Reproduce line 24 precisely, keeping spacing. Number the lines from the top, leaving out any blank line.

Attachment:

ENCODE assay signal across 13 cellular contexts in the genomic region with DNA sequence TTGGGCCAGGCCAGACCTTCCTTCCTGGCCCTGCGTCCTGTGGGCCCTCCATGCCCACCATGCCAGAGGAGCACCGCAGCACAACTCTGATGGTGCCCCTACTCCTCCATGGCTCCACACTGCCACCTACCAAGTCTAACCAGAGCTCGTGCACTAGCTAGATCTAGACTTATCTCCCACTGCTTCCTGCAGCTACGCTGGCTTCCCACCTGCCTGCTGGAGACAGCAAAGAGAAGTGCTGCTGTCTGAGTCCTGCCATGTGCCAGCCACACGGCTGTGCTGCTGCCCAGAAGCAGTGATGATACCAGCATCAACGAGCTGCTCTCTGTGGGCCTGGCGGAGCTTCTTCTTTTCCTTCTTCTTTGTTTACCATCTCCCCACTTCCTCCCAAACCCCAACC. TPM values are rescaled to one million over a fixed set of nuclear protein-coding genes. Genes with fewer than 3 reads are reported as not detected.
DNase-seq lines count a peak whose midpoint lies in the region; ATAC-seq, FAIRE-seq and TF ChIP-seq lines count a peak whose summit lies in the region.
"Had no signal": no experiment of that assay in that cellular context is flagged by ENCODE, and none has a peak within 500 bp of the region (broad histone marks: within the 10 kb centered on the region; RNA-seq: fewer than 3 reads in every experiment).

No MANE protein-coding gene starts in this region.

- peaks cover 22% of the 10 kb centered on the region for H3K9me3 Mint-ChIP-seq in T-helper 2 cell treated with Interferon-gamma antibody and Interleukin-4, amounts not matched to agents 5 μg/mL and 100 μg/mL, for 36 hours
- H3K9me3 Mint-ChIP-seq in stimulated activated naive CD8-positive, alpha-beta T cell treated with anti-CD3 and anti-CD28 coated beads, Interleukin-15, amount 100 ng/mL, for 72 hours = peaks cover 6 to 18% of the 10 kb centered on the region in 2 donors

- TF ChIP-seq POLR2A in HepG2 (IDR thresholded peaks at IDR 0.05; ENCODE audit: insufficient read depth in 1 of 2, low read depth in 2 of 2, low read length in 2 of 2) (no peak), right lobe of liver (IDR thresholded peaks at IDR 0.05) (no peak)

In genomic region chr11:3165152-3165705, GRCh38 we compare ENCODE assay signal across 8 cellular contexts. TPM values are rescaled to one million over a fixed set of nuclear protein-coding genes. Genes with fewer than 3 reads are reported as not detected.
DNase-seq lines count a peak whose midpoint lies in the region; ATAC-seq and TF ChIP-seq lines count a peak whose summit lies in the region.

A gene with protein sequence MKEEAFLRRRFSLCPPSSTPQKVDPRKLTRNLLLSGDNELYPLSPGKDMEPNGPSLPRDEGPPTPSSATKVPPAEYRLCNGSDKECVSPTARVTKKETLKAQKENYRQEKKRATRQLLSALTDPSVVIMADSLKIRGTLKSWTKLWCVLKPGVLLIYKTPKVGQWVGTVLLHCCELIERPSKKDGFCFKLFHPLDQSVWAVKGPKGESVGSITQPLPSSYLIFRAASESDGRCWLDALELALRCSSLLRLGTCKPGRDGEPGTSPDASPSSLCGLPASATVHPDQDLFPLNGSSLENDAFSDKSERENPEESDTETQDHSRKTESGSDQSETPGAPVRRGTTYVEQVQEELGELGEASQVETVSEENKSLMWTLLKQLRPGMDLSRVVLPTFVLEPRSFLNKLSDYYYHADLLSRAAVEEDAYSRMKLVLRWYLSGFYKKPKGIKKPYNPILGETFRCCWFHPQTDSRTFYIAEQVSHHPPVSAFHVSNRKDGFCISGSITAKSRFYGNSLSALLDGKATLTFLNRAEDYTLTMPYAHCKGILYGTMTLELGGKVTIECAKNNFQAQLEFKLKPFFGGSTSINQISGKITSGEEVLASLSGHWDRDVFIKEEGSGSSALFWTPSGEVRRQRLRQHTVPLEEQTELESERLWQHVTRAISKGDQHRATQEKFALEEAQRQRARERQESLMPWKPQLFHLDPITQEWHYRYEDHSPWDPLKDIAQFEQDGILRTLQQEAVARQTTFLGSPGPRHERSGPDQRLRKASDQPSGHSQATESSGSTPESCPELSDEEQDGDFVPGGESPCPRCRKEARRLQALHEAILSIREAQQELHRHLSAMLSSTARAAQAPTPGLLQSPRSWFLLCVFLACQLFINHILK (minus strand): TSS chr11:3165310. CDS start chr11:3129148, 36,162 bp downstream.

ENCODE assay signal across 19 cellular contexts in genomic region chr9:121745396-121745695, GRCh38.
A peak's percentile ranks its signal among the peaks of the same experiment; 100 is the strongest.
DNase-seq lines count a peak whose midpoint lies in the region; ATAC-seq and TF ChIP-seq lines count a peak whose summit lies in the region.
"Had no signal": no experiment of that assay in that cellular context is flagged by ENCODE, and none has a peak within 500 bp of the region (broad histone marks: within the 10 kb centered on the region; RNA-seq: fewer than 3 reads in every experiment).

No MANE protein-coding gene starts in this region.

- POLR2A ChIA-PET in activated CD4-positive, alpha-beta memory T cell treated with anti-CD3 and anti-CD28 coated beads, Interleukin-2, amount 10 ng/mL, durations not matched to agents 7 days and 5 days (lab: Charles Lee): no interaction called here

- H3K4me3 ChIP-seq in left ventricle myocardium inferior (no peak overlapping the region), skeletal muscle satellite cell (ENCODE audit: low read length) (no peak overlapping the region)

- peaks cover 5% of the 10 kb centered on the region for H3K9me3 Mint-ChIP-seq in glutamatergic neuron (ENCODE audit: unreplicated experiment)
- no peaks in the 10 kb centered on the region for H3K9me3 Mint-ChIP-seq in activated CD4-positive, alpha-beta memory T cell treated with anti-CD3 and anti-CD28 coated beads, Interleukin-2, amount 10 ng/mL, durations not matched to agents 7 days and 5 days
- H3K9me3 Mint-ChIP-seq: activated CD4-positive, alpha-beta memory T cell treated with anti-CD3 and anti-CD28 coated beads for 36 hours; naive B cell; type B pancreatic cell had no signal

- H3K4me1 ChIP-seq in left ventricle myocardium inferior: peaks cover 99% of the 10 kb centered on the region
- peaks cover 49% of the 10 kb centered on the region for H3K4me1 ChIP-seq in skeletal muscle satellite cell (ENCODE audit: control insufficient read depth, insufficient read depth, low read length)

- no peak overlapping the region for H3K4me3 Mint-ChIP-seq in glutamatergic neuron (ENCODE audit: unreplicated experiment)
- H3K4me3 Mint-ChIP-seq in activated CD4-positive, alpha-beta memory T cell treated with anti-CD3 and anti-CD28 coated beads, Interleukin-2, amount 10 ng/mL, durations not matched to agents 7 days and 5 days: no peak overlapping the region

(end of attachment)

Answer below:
- H3K4me3 Mint-ChIP-seq in activated CD4-positive, alpha-beta memory T cell treated with anti-CD3 and anti-CD28 coated beads, Interleukin-2, amount 10 ng/mL, durations not matched to agents 7 days and 5 days: no peak overlapping the region